The approval, signed by Deputy Prime Minister Trinh Dinh Dung, allows the private airline to operate narrow-body jets like the Airbus A320 and wide-body jets like the Airbus A350 or Boeing B787.
But the government only permitted the airline to increase its capital from VND1.3 trillion ($56 million) to VND5.7 trillion ($245.8 million), not VND8.3 trillion ($357.9) as it has proposed.
It must mobilize capital according to actual business results and the speed of fleet expansion, the government said.
The Ministry of Finance had said earlier that as of the end of April, three months after its first flight, Bamboo Airways was recording a loss of VND329 billion ($14.2 million).
Chairman Trinh Van Quyet said at a shareholders’ meeting in June that the loss was because the airline had to pay salaries for a team big enough to operate 30 aircraft, while the airline only has10.
Bamboo Airways has over 300 pilots, of whom 80 percent are foreigners. As only 11-14 pilots are needed to operate 10 aircraft, it has 200 pilots in excess, ready to work when new aircraft are added.
Quyet said that by operating 30 aircraft, the airline could turn a profit by next year’s first quarter.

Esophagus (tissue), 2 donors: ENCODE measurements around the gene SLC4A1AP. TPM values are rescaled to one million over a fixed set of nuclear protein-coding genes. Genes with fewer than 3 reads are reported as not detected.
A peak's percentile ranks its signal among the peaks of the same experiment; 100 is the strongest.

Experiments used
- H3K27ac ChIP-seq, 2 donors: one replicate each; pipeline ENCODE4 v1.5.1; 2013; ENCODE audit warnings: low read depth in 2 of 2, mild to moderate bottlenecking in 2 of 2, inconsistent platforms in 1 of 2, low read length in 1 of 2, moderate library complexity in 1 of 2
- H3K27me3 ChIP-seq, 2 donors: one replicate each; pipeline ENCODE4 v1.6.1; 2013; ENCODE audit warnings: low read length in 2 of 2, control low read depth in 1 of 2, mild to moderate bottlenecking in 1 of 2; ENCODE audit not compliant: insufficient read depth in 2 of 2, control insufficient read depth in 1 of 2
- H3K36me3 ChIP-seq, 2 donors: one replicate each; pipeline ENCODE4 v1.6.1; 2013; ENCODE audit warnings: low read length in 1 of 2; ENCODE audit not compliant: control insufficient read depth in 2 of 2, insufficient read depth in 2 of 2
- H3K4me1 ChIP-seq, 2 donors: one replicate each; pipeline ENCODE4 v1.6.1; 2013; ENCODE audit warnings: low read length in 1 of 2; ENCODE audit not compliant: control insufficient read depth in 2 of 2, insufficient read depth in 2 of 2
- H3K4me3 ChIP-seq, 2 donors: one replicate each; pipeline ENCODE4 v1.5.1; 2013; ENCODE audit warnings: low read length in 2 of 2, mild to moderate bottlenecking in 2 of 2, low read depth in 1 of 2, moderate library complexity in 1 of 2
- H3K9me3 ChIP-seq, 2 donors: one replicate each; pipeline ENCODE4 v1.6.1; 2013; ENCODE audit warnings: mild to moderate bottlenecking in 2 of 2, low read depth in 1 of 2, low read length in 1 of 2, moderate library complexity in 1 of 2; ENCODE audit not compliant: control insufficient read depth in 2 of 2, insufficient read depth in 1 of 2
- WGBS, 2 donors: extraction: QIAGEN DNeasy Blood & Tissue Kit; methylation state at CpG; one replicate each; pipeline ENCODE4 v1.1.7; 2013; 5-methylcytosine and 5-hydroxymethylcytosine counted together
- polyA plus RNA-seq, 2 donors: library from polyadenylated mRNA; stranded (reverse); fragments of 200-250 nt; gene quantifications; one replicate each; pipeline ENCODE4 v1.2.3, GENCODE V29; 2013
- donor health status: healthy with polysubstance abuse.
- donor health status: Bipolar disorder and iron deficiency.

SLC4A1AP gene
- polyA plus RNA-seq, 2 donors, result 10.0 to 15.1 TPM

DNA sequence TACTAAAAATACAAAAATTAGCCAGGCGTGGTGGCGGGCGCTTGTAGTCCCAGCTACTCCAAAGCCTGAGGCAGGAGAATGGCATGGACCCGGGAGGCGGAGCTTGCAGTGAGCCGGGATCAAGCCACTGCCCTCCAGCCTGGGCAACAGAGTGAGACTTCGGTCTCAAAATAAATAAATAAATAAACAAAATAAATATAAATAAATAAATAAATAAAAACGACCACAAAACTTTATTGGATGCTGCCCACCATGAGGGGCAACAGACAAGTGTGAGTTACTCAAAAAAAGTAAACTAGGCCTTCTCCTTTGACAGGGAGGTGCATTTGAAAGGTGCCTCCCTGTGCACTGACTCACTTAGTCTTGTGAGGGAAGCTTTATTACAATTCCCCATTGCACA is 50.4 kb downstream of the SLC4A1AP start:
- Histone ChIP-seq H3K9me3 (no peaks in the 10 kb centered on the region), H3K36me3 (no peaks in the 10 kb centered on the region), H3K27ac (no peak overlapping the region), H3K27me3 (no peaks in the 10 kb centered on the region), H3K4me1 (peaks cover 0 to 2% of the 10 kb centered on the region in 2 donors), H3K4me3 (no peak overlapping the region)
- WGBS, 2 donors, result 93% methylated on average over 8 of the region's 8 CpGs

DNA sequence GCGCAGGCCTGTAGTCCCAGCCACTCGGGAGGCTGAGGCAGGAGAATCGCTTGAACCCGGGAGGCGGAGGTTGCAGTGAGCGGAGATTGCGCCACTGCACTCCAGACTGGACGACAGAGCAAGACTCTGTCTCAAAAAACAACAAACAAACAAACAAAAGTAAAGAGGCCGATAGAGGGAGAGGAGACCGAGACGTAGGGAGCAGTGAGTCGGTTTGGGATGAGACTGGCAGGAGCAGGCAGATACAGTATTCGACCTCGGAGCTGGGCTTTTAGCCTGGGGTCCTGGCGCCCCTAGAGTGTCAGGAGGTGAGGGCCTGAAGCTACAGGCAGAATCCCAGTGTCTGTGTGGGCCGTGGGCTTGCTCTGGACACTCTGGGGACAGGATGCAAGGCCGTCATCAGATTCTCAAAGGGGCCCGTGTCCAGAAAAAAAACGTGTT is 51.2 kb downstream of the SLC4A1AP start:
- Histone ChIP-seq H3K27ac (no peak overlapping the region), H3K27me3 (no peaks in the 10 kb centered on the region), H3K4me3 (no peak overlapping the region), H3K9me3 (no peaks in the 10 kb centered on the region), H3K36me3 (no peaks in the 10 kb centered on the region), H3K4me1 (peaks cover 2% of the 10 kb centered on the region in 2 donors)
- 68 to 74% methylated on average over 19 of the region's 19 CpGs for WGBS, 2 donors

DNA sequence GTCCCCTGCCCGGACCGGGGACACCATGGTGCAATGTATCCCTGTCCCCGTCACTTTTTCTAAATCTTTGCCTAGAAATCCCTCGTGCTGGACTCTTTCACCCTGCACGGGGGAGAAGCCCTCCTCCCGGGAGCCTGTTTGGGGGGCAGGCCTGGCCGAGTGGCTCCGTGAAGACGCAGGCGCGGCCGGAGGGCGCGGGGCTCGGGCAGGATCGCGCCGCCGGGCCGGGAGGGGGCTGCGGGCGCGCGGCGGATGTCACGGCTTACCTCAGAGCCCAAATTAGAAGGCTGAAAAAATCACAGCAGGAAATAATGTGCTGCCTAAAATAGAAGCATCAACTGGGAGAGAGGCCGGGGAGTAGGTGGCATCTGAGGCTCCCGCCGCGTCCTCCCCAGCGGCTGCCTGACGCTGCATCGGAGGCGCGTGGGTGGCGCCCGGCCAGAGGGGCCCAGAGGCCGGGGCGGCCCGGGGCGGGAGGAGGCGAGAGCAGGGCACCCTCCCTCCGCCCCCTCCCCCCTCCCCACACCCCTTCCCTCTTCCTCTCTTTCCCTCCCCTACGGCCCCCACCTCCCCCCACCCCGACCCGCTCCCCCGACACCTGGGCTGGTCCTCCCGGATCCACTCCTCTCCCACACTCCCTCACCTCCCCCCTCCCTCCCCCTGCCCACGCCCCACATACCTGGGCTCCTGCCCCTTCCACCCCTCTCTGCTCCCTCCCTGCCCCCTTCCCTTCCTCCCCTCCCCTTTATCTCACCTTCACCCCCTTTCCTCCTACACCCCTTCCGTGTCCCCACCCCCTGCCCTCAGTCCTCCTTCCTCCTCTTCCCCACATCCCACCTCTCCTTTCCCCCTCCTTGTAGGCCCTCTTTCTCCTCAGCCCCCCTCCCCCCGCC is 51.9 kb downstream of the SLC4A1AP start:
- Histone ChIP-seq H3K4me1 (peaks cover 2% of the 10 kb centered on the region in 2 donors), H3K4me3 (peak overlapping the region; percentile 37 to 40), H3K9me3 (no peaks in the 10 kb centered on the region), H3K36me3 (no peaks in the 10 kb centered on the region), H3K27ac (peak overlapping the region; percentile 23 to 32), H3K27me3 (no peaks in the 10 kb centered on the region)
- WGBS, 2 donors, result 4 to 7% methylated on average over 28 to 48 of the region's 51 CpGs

Bamboo Airways is set to fly its 10,000th flight this month after eight months of operation. It operates 25 domestic and international routes. Its international routes cover Japan, South Korea and China. It is planning long-distance flights to Germany, Czech, the U.K. and a direct flight to the U.S.
Vietnam targets to have the aviation market grow by 16 percent each year between 2015-2020, and 8 percent a year in 2020-2030.
This means that the country will have 117 million air passengers by 2023, 85 percent of whom will be catered for by Vietnamese carriers, which would need 340 aircraft in total by then.
Last year, local airlines served almost 50 million passengers, up 10.1 percent from 2017.
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